TM4765 : Eastbridge chapel from the west

taken 6 years ago, near to Eastbridge, Suffolk, Great Britain

Eastbridge chapel from the west
Eastbridge chapel from the west
This medieval chapel is all that remains of a Premonstratensian foundation set up in 1182 by Ranulf de Glanville, Chief Justiciar to Henry II. The swampy site proved prone to flooding and in the second half of the fourteenth century the canons relocated inland to Leiston (see TM4464 : Leiston Abbey ruins), dismantling the abbey church and taking most of the materials with them. This chapel remained, functioning among other things as a sea-mark. In the Second World War it was used as camouflage for an Army pill-box, which can be seen set within the walls at the far end: one of the many defensive structures to be set up along Britain's vulnerable east coast.
Eastbridge Chapel and Leiston Abbey - Suffolk :: TM4464

Leiston Abbey is a well preserved site in north Suffolk. The site is used partly as a music school but the abbey is free to look around. It is under the care of English Heritage.

The first chapel was established in marshy ground 3 miles from here at Minsmere TM4765 : Eastbridge Chapel. The idea being that the religious site was far away from anywhere. It was founded by Sir Ranulf de Granville in 1182, the rich land owner was Lord Chief of Justice to King Henry II.
After nearly 200 years the site was abandoned, much of the stone was taken to Leiston. All that remains today is a small stone building on the hill, it conseals a WWII pillbox. Access is due to be provided in 2011 after recent stabilisation works.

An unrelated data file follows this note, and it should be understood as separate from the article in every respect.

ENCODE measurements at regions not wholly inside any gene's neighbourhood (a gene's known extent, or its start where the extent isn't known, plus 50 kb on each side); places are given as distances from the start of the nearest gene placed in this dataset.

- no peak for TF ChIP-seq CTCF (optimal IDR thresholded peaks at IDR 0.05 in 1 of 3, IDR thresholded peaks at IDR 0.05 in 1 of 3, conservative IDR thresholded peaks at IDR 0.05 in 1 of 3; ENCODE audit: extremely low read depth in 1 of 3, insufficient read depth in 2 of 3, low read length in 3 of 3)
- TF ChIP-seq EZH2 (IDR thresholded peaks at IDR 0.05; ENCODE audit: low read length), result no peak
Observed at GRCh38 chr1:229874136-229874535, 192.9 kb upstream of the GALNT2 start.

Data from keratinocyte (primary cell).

Leiston was established in 1363 (or 1365 as some say) with a large church and adjoining cloisters. The abbey did well until Henry VIII abolished it in 1537 later passing onto Charles Brandon, 3rd Duke of Suffolk and brother-in-law to Henry VIII. The Abbey became a farm, the farmhouse being built into the ruins. Later, a Georgian front was added to the house, which was extended in the 1920s.

In 1928 the Abbey ruins and farm was bought by Ellen Wrightson for use as a religious retreat. When she died in 1946, she bequeathed the house, ruins, land and buildings to the Diocese of St Edmundsbury and Ipswich. It was purchased in 1977 by the Pro Corda Trust.

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TM4765, 41 images   (more nearby search)
Photographer
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Date Taken
Tuesday, 11 August, 2015   (more nearby)
Submitted
Sunday, 8 November, 2015
Geographical Context
Historic sites and artefacts  Lakes, Wetland, Bog  Flat landscapes 
Ruin (from Tags)
Chapel  Monastic 
Primary Subject of Photo
Chapel 
Former (from Tags)
Chapel  Monastic Building 
Period (from Tags)
Second World War 
Subject Location
OSGB36: geotagged! TM 4731 6597 [10m precision]
WGS84: 52:14.1795N 1:37.2375E
Camera Location
OSGB36: geotagged! TM 4728 6597
View Direction
East-northeast (about 67 degrees)
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Other Tags
Chapel  Monastic Ruins  Monastic Site  Monastic Building  World War II Relic  World War II  World War 2 Relic  World War II Fortifications  World War 2  World War Two Relic  World War Two  World War Two Pill Box  Second World War  Second World War Pillbox  Pill Box  Pillbox  Ww2 Pillbox 

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